Siri thoughts – redux

In October 2011 Siri was unveiled to the world in beta form and Apple promised so much. Below in italic is my original review followed by my update.

I have now lived with Siri for around three months and I still cannot get to grips with the technology, the best times to use it or why it is so much slower than the old voice control. Siri of course is Apple’s voice controlled digital assistant for iPhone 4S and, once iOS 6 arrives, for the new iPad.

I have now lived with Siri for the best part of 6 years and I don’t use it as much as I expected to. But when I do it is getting much better, a little more natural and more powerful. But it doesn’t feel like six years of development time has go into it.

The tech is undoubtably cool yet it still doesn’t work with a whole sub-set of English accents. Even an accent with an slightly elongated vowel can be enough to confuse Siri and that’s without introducing the inconsistency or the poor noise cancelling when using a hands free mic. Apple’s mic or anyone else’s may I add.

There are many times where Siri can’t understand me simply because I don’t want to be speaking that loudly to my phone in public.

The idea that is supposed to separate Siri from much of the rest of the voice controlled world is the ability to speak to he/she/it using natural language. But does this work?

People don’t use voice control in cars because they can never remember the control words. Although designed to work with natural language if often feels that the same problem exists with Siri. I know Siri can do so much but despite what Apple says you are still constrained to a certain syntax to get the best out of it. People also don’t use voice control in cars much because everything is designed to be within reach. What’s quicker: “car, turn on hazard lights” or reach out and press the button? Is it any different with a phone that is in your hand?

I still find that on occasion I have to speak using particular syntax rather than in natural language. But Siri is better at natural language than almost all the other digital assistants on the market right now.

Since I wrote this article I picked up an Apple Watch and this changes Siri – and not just because she is silent on the watch! With the advent of the iPhone 6s and its M9 co-processor ‘Hey Siri’ can work at all times – not just when on charge or when called by using the home button. So all you do is say (or shout) Hey Siri in the direction of your phone/watch. But what if you have both? Well then you really have to disable it on one. Two iOS devices seem to be able to cope with one giving way to the other but the watch and iPhone combo doesn’t seem quite so intelligent.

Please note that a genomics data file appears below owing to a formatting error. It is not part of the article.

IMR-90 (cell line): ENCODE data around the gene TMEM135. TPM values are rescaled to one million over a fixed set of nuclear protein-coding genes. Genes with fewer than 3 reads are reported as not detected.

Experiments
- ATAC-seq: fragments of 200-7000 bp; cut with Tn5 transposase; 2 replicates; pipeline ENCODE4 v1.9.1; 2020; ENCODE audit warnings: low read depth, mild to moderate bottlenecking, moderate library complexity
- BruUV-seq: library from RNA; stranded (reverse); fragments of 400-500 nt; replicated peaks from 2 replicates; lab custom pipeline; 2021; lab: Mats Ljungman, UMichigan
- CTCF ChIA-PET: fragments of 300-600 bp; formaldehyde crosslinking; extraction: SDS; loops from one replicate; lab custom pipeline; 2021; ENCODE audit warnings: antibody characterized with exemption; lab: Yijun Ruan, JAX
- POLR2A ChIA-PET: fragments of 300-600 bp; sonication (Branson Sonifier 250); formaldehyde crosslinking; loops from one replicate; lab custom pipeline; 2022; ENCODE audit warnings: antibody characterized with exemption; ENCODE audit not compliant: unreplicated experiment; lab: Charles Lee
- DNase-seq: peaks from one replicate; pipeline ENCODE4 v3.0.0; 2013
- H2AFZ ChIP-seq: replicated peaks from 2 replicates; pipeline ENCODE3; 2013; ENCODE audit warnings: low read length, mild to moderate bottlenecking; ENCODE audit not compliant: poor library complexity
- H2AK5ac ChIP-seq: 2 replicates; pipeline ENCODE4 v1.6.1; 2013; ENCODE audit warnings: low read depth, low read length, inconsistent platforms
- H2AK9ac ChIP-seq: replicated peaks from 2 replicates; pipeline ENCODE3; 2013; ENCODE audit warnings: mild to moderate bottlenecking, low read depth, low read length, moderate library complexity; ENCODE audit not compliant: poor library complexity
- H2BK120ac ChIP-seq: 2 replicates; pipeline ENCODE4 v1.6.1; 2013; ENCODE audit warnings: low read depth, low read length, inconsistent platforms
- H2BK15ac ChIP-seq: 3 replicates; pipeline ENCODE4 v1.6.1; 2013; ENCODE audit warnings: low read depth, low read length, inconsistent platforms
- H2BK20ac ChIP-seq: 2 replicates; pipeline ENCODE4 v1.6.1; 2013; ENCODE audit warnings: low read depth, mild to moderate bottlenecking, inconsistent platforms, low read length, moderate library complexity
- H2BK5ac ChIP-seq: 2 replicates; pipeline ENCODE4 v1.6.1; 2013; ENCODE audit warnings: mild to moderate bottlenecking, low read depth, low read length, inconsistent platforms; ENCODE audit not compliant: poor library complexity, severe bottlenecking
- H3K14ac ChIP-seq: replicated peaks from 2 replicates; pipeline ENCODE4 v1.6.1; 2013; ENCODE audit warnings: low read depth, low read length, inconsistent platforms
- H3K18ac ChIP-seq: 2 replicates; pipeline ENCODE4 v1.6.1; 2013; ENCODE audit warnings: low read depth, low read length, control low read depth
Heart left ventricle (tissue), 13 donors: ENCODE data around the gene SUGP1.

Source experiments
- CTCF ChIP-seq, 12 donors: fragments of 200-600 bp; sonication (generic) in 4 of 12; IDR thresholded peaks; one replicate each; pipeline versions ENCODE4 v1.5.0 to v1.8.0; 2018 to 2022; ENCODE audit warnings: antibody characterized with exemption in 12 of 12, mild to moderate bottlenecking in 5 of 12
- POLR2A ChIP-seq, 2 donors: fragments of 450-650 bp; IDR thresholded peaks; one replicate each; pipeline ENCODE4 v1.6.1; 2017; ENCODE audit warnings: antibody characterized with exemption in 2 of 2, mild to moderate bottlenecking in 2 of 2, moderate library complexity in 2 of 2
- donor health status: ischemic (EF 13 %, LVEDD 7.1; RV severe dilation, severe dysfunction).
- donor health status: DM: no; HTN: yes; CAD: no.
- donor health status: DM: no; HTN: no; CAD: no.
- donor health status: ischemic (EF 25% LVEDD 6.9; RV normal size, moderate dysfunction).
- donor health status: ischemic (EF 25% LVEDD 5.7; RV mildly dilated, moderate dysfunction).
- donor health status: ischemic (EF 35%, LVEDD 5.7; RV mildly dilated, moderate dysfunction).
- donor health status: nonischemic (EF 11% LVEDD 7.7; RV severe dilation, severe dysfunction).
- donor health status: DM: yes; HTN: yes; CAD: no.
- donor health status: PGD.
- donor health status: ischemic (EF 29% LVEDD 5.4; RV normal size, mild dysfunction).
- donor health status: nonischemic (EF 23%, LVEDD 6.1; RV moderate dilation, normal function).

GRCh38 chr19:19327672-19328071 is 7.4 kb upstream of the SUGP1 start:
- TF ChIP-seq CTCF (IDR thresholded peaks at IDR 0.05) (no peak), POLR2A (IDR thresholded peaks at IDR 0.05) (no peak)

Now disabled on my iPhone, Hey Siri allows me to set timers and alarms on my Apple Watch whilst cooking. And without touching anything. Suddenly this is something I use.

What else do I use Siri on the watch for:

  • What music is playing?
  • Play [x] album
  • Set timer for [x] minutes
  • Call [friend A]
  • Turn on my lights
  • Turn off my lights
  • What time is [some shop] opening today?
  • Navigate to [x]

This brings me neatly onto where to use Siri because it often depends on where your phone is.

The car: ok this is a pretty good place to use Siri as a digital assistant because I don’t want to take my eye off the road. I still have to concentrate, remember an unnatural or specific series of words and then check that it is doing what it should be. In fact that is the greatest problem: I have so little confidence that Siri will get my instruction right first time that I don’t use it. I don’t want to be in the car grabbing and stabbing at my phone to stop it calling a random person in my phone book when I was simply trying to add a reminder. The other day Siri read out the number of someone in my contacts. I don’t know what word or command you have to use to do that but I was trying to make a phone call to a completely different person. I cannot say it was a success.

If you are a passenger then Siri works brilliantly. Part functional, part showing off to the driver you are in a controlled environment where you can turn down the music a bit and quickly stop Siri if she starts to do something unexpected. I have to point out that it is still quicker to control the phone with your fingers though.

Now in 2017, I find that Siri has improved immensely in this environment. Call people, read out the last text, navigate somewhere and even send texts. All are now part of my normal Siri usage and I have to say that I’m impressed.

Assuming you have a reasonably modern car that’s quiet, has a roof and bluetooth then you should be good to go. The whole experience is particularly good if you can control music and if you have the iPhone plus sizes, which make for great GPS if yours isn’t built in.

I have never played with Apple’s CarPlay system that may change the experience significantly.

Old Score 5/10 – depends what side of the car you are sitting.

New score 8/10 – getting better all the time

The train: this is generally how I commute to work and I’m lucky to get a seat going to work and coming home it’s a 50/50 for the first half of my journey. If I have a seat I am normally one of a group of six people sitting in seats just a little too small for any of us and Apple wants me to instruct my phone in a clear and well enunciated manner to ‘tell me what the weather will be like today’. Sorry but no. I won’t use the word I want to but I can promise you that I would look like a right one of those if I started speaking at my phone on a busy train. The environment is quiet. So quiet that you can hear a pin drop or a berk talking to his phone. Thats the real problem. I have the phone in my hand and so I will use it by pressing buttons. Opposable thumbs and all that.